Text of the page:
Your business needs a community, not just customers. What’s the difference?
Community members are engaged with you before and after a sale. They follow you and your business on social channels and in real life. They consume your products, but also your content, reacting to it and sharing their thoughts and impressions along the way. These people become ambassadors for your brand and advocates for your products. For your business to survive the long haul, you need to keep them impressed and actively involved in what you do.
Building a community doesn’t happen overnight, it’s a long-term play. But if you take small steps towards it every day, it will happen. Here are some ways to get started.
Welcome first-timers warmly
Create a good first impression and people will talk about you and maybe post a review. Both help build your community.
Send an email after a first-time buyer’s purchase, welcoming them to your company and your community. Ask for feedback and impressions, directing them to your web site or social channels to share their thoughts.
Create community spaces
Providing opportunities for customers to connect, engage and share not only solidifies their relationships with one another, but also provides a reason for them to stay with your business. Online, this can take the form of a simple community bulletin board, a more complex digital forum or even an annual community event.
Other ideas? Conduct polls and surveys (consider offering something to encourage participation) and share videos of customers using your product. Solicit comments and encourage other customers to post their own videos. Develop a unique hash tag and include it in all your posts and updates.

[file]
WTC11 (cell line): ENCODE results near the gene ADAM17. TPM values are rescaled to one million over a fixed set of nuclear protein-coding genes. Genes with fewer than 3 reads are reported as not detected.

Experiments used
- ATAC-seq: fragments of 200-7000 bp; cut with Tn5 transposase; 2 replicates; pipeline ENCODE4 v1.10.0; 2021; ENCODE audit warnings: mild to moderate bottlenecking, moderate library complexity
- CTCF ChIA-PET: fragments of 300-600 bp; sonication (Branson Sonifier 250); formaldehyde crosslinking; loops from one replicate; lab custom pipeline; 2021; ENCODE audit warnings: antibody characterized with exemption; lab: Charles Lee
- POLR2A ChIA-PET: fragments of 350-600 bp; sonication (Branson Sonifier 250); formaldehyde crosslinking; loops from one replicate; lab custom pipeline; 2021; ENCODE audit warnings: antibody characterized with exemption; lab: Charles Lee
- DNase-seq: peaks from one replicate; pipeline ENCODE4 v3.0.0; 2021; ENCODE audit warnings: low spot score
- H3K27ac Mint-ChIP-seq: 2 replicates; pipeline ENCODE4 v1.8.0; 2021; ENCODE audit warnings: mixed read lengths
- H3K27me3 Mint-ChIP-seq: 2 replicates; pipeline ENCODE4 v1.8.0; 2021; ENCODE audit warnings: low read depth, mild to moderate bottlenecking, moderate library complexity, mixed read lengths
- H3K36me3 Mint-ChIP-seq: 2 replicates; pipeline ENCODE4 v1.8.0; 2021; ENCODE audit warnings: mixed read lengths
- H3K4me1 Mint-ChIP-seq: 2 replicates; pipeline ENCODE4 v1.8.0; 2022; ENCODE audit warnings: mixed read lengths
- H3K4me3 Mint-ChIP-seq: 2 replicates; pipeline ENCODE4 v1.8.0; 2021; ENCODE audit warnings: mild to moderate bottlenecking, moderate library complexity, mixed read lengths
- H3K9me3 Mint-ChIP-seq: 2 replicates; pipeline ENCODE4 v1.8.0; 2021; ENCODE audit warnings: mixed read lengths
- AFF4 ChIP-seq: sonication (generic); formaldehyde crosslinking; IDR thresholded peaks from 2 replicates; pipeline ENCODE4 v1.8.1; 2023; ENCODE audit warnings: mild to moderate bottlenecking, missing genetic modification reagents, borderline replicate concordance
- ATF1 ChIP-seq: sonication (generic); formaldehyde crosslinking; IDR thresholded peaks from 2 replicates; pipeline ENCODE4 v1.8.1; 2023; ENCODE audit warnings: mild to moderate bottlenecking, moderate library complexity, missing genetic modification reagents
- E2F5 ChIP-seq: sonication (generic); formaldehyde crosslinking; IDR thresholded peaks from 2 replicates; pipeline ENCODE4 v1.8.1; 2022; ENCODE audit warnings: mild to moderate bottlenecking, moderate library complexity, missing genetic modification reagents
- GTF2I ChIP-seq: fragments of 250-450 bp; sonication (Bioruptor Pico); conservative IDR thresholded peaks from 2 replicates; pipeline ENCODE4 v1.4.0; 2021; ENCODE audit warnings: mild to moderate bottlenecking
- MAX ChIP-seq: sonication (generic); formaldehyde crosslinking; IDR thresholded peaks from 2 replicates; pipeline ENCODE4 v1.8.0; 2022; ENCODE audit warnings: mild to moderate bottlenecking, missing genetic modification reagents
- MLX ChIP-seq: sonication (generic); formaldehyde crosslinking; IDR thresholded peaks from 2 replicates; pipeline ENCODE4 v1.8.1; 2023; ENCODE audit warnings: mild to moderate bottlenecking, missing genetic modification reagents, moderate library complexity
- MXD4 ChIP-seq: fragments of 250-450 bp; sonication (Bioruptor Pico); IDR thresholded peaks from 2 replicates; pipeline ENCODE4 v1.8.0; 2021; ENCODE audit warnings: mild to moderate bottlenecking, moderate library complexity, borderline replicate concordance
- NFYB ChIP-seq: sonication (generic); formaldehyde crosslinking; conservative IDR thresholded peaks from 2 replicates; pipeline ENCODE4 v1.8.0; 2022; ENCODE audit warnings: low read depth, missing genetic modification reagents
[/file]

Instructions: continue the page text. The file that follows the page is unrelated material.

Find more quick and easy marketing tips for your small business.See tips
Host an event
Your business may be predominantly e-commerce, but hosting physical pop-ups, meet-ups, fund raisers and other events expose you to more people.
Stand for something
A charity of choice you donate to, a project you volunteer on, a business partnership your company has made – look for ways to show that supporting you has a pay-it-forward effect.
This video shows how aligning your brand with like-minded organizations can help you build your brand and your community:
Address the emotion behind the sale
Yes, you want people to buy your product, but to build community, you need to tap into the feelings behind the purchase.
When people buy clothes, for example, they might want to feel powerful and strong; if they’re buying almost anything for their kids, they want to feel like good parents. Figure out what emotions drive people who use your products and create ways for them to express those feelings.
Write blogs about that passion without selling anything. Post images, video, even memes about that passion without driving to your store. This relevant content is what will grow your community.
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